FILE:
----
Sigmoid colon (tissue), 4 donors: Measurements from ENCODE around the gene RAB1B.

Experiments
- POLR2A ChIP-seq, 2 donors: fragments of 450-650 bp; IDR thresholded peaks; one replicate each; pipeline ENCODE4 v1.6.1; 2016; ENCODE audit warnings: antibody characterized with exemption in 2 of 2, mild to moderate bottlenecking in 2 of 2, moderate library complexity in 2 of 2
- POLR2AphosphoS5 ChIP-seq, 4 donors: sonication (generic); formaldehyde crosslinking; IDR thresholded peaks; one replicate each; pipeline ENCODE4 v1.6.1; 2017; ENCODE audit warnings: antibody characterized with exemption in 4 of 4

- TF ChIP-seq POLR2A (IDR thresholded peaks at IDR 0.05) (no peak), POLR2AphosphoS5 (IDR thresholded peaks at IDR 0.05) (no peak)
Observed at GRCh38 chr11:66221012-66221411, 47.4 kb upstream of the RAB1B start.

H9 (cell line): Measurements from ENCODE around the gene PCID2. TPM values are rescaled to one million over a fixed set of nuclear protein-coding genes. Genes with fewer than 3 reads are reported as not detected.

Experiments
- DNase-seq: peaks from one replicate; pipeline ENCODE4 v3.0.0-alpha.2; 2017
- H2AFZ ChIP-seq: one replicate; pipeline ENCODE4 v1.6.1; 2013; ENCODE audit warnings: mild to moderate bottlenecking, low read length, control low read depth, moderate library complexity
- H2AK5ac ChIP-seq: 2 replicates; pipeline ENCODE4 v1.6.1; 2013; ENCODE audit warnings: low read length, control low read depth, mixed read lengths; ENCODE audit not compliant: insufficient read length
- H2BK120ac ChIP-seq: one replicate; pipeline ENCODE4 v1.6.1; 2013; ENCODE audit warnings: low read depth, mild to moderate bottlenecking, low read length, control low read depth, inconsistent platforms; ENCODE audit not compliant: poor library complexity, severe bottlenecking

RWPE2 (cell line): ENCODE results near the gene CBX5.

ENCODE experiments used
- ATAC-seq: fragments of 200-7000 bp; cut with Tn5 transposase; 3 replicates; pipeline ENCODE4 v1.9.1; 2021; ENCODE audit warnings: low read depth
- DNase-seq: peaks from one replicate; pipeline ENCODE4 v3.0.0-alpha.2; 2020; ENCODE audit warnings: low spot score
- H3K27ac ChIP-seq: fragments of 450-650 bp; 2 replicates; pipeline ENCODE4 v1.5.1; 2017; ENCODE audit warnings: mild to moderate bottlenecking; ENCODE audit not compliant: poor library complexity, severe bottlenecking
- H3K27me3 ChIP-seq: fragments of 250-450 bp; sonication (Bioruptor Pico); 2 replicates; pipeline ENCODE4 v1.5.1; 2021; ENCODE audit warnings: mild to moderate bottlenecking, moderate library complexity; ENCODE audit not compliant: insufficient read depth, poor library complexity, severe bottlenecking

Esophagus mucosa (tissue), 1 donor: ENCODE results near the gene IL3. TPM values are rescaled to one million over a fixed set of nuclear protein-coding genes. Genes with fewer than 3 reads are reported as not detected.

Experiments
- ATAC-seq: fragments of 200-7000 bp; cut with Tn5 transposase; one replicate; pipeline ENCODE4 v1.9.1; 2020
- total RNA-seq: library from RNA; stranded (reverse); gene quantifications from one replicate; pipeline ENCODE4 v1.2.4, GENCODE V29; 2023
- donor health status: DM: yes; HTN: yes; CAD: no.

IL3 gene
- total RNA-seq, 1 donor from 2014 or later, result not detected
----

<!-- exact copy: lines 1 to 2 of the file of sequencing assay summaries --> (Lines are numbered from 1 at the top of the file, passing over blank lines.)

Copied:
Sigmoid colon (tissue), 4 donors: Measurements from ENCODE around the gene RAB1B.

Experiments